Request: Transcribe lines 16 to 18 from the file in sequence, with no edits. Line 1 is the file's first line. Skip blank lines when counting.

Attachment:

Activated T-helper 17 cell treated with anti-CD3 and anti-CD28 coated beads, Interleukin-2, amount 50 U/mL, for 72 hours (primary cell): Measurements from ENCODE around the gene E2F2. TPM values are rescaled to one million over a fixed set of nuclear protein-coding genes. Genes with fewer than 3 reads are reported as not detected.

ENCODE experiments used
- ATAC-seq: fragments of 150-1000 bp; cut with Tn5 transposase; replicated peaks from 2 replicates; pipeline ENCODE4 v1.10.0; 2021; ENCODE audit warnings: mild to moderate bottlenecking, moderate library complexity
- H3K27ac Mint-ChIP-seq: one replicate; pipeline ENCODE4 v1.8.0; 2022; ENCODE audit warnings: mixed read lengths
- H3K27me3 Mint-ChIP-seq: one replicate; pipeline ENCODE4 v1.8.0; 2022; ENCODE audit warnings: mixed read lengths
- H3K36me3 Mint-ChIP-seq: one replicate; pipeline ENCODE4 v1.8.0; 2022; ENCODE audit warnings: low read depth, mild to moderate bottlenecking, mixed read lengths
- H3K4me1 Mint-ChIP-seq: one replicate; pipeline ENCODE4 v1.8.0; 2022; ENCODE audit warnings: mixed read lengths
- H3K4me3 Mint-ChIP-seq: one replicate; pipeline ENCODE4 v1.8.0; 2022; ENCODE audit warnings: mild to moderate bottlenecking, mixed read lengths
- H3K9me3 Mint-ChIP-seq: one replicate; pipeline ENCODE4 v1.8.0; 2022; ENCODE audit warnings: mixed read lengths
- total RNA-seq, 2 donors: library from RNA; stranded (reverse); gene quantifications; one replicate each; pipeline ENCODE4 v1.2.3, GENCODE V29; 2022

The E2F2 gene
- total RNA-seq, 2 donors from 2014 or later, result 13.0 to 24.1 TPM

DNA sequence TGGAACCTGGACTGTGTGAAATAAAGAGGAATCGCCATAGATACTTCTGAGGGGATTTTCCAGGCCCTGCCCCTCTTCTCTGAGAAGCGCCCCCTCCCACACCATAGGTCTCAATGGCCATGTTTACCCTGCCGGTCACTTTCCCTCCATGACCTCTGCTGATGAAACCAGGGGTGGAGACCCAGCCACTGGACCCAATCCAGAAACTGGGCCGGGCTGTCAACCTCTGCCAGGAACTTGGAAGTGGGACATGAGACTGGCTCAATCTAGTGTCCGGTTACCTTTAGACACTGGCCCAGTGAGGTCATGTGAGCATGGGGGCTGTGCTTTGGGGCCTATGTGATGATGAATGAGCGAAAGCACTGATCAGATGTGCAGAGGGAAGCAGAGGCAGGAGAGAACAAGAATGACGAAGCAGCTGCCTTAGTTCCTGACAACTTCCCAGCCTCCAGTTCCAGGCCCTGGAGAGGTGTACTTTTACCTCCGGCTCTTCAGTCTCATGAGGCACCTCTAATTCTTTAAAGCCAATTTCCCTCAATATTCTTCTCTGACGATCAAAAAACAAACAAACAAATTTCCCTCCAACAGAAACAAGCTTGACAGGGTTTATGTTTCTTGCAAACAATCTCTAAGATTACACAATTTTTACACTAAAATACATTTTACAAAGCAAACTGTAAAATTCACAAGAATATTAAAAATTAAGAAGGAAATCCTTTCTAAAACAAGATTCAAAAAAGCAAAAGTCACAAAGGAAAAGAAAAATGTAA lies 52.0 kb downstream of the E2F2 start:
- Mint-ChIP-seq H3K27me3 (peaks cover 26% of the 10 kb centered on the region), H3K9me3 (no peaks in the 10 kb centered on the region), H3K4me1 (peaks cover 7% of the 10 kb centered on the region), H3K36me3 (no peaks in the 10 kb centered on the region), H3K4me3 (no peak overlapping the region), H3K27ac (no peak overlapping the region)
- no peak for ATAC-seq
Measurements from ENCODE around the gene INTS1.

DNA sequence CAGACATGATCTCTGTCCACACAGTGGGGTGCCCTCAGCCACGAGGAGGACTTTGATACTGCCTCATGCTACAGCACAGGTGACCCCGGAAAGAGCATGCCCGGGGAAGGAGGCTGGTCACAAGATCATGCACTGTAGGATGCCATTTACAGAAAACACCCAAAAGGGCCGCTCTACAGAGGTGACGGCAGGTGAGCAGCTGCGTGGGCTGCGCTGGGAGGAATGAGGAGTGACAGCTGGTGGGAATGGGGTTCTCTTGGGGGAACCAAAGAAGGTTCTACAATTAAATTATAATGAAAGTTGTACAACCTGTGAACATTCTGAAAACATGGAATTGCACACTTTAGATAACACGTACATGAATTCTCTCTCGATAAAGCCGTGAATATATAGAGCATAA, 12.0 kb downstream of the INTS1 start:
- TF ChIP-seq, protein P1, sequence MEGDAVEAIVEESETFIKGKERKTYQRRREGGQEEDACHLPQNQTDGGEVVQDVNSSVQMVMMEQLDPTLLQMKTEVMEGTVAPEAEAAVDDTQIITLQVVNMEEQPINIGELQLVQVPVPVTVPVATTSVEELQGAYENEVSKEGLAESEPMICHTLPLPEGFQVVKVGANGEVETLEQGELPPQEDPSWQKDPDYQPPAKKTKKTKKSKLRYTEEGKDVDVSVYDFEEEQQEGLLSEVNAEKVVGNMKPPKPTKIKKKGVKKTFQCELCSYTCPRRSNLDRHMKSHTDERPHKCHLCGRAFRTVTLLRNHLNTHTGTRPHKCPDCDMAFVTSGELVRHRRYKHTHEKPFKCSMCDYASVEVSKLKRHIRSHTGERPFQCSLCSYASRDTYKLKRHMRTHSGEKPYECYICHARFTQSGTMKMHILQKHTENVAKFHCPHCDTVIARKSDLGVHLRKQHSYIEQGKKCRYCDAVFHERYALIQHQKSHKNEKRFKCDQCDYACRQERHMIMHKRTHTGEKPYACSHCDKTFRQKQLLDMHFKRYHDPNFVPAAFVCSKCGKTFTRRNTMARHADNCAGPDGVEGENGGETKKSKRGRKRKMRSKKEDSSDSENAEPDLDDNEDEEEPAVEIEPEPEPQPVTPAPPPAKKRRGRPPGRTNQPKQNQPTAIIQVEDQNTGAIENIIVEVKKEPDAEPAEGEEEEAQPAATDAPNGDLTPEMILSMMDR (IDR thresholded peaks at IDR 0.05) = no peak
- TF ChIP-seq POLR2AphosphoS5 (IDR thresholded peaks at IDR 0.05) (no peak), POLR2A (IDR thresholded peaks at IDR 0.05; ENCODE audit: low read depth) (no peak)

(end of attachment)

Measurements from ENCODE around the gene INTS1.

DNA sequence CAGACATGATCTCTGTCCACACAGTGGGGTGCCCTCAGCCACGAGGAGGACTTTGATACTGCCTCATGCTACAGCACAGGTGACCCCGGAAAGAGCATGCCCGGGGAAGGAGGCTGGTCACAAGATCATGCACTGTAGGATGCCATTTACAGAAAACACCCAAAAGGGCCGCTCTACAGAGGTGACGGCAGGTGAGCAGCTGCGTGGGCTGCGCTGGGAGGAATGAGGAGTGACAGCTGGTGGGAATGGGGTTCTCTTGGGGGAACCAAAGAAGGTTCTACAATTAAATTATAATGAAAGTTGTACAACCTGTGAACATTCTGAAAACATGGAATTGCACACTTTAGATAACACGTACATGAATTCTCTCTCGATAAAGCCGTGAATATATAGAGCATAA, 12.0 kb downstream of the INTS1 start:
- TF ChIP-seq, protein P1, sequence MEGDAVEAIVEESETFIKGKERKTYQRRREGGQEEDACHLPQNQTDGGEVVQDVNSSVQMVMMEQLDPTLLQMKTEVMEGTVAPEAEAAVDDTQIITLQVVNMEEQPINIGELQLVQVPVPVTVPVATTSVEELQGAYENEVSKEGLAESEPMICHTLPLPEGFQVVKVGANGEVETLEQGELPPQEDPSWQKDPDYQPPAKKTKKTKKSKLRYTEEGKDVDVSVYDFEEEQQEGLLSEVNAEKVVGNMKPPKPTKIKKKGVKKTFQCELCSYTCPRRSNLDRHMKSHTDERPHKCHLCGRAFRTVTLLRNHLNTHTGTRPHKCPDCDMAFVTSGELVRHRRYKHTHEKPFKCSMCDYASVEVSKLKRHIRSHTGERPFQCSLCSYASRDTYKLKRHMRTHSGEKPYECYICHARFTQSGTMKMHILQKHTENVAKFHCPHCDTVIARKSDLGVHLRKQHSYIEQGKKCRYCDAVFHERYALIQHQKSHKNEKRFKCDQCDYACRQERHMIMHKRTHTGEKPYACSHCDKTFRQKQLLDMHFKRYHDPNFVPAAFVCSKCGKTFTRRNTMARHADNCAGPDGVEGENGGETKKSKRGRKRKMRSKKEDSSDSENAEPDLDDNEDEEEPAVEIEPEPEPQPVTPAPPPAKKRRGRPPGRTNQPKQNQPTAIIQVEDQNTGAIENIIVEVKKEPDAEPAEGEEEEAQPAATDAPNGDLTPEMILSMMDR (IDR thresholded peaks at IDR 0.05) = no peak